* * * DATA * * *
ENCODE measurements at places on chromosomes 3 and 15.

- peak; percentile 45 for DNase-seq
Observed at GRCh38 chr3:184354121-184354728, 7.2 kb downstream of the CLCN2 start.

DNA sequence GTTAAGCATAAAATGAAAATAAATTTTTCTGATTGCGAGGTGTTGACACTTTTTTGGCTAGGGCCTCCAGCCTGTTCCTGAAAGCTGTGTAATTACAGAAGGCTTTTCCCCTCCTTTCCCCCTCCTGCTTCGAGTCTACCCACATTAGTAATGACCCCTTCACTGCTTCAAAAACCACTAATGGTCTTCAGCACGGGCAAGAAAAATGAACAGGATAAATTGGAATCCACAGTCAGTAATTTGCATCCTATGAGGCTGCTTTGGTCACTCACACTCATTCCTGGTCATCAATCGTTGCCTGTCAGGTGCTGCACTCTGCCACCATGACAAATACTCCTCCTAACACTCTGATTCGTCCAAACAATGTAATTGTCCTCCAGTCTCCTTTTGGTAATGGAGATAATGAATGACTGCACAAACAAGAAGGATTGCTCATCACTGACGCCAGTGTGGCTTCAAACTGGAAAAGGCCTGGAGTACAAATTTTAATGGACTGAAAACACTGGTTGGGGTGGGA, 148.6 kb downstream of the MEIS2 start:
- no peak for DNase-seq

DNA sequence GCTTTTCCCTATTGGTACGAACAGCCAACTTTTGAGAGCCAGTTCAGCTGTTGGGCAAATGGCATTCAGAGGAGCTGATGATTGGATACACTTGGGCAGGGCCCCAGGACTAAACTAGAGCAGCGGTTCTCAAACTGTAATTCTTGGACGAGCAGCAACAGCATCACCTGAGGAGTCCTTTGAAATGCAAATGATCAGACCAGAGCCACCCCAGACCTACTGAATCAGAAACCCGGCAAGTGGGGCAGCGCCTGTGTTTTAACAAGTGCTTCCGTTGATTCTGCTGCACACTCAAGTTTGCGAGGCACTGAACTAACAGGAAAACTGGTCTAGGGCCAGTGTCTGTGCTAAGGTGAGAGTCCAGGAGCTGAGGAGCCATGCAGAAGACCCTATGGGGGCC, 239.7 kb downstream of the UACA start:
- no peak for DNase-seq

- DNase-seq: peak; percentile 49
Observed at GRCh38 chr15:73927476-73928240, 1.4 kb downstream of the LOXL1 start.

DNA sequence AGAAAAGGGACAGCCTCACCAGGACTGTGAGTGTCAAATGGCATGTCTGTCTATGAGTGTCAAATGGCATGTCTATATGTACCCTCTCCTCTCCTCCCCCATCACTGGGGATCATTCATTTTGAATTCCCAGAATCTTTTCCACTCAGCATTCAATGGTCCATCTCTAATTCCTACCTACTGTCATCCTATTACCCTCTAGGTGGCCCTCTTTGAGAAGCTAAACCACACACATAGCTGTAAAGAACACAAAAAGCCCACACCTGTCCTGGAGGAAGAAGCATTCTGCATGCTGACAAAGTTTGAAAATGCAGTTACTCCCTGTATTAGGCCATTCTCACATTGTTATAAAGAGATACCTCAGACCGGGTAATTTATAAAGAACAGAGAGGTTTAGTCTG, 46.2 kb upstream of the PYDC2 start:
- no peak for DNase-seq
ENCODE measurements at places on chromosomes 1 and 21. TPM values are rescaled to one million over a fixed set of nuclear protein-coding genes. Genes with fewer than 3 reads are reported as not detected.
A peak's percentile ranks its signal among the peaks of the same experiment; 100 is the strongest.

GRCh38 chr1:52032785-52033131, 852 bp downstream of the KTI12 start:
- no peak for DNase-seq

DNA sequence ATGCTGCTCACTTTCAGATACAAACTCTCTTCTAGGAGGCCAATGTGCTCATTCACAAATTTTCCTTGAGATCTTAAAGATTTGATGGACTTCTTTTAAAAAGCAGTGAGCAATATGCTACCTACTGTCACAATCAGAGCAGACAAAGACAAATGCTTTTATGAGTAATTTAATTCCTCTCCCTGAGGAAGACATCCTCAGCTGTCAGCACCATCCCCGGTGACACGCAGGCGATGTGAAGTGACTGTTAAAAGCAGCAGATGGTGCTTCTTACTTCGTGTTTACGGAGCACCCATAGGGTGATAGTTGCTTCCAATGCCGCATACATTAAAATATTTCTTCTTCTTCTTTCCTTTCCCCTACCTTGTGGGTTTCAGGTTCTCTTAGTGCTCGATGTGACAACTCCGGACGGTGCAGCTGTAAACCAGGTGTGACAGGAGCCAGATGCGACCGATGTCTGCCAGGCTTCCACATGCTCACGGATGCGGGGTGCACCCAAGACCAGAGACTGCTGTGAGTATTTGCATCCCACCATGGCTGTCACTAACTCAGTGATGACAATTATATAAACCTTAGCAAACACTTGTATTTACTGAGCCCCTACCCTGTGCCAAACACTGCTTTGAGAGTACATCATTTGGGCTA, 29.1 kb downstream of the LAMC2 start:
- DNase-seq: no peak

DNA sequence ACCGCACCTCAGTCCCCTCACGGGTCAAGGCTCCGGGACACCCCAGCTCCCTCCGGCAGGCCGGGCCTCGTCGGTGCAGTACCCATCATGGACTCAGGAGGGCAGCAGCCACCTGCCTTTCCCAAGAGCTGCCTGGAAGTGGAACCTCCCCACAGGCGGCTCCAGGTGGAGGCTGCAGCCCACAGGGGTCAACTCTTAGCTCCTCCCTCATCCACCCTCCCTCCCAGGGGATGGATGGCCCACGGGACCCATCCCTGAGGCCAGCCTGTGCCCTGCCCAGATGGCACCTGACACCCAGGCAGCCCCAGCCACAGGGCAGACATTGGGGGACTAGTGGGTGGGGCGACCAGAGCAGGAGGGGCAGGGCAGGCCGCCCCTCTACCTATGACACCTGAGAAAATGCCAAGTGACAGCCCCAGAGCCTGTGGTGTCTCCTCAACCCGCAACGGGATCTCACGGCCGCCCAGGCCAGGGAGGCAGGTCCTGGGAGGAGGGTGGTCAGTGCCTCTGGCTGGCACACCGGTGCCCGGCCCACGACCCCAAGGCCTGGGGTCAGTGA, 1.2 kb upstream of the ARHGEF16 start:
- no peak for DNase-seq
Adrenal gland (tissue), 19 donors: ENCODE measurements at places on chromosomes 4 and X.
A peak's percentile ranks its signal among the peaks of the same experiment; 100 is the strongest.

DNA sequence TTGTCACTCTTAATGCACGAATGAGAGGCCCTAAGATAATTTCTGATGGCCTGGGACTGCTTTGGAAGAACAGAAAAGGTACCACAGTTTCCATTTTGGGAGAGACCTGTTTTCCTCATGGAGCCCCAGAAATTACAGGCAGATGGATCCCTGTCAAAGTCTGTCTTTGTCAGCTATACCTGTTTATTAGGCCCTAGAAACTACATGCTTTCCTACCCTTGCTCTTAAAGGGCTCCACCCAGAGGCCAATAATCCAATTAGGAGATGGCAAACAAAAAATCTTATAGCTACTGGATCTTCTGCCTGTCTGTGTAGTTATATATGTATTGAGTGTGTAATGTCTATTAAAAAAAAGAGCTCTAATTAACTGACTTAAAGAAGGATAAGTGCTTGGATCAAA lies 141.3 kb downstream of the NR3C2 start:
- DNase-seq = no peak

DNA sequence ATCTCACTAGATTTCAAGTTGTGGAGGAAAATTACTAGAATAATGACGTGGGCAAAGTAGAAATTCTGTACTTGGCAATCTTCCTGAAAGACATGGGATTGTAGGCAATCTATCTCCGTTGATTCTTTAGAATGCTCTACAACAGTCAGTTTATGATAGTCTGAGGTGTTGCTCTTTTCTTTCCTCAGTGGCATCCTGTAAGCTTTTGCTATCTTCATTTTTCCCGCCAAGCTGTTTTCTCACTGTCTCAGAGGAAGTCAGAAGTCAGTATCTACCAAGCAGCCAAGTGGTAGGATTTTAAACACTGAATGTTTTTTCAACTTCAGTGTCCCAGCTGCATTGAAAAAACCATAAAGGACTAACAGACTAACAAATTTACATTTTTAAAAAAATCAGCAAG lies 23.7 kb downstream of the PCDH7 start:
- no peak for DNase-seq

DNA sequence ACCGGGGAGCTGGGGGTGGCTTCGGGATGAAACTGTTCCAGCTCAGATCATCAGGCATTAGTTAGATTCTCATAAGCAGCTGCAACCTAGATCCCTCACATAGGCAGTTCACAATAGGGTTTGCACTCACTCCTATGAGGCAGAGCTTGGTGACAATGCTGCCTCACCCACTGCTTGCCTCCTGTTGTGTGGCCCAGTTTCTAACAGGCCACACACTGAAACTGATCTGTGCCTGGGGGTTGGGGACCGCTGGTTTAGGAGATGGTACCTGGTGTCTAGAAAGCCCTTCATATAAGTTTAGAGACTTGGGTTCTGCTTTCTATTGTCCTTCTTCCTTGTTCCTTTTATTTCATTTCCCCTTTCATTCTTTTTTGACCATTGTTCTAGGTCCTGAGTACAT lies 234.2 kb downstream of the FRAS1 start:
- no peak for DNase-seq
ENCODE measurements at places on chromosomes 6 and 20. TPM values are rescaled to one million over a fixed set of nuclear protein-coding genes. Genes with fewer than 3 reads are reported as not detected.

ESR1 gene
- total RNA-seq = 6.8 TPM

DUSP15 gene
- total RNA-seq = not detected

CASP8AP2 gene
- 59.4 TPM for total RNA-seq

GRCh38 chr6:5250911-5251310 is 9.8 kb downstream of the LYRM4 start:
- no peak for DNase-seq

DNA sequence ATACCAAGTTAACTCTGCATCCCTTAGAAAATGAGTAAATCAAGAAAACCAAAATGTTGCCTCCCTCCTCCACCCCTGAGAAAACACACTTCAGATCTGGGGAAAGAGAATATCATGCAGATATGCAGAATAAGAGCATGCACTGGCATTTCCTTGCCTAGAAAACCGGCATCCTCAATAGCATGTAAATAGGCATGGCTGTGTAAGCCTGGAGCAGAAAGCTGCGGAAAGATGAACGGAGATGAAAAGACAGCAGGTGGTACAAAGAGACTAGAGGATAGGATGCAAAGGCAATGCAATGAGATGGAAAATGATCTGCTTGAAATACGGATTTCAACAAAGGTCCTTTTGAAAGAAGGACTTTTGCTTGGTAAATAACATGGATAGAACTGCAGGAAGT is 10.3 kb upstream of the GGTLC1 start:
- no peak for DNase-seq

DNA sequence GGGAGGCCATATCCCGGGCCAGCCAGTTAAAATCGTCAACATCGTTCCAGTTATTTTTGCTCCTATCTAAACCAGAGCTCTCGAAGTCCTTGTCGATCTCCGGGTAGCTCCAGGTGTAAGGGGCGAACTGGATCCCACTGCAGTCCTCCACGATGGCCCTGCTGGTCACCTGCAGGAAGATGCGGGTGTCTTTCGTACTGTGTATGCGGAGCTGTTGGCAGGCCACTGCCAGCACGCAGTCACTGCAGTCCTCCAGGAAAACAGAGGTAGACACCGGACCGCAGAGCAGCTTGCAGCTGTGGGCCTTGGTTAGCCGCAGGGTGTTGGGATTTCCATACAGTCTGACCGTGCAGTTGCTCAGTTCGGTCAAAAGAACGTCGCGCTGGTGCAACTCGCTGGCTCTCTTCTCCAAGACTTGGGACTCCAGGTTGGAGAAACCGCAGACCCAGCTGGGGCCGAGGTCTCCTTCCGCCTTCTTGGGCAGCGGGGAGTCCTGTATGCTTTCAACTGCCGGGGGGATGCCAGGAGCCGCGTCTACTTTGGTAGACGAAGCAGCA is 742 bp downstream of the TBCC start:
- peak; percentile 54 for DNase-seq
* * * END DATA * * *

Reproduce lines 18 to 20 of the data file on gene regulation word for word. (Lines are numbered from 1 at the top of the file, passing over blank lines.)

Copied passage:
DNA sequence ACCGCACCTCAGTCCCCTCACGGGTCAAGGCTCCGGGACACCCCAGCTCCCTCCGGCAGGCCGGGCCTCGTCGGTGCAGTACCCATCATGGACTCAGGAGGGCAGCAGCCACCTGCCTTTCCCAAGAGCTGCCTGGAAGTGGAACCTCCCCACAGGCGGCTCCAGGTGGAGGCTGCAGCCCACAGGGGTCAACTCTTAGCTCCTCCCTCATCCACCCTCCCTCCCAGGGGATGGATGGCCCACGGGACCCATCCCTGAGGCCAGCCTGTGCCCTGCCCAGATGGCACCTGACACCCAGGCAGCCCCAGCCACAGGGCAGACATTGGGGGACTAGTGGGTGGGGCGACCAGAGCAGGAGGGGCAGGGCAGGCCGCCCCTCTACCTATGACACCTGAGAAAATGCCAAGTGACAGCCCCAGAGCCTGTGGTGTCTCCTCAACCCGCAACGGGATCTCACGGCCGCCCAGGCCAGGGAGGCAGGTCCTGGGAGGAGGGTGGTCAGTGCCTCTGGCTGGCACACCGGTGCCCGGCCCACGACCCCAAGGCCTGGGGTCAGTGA, 1.2 kb upstream of the ARHGEF16 start:
- no peak for DNase-seq
Adrenal gland (tissue), 19 donors: ENCODE measurements at places on chromosomes 4 and X.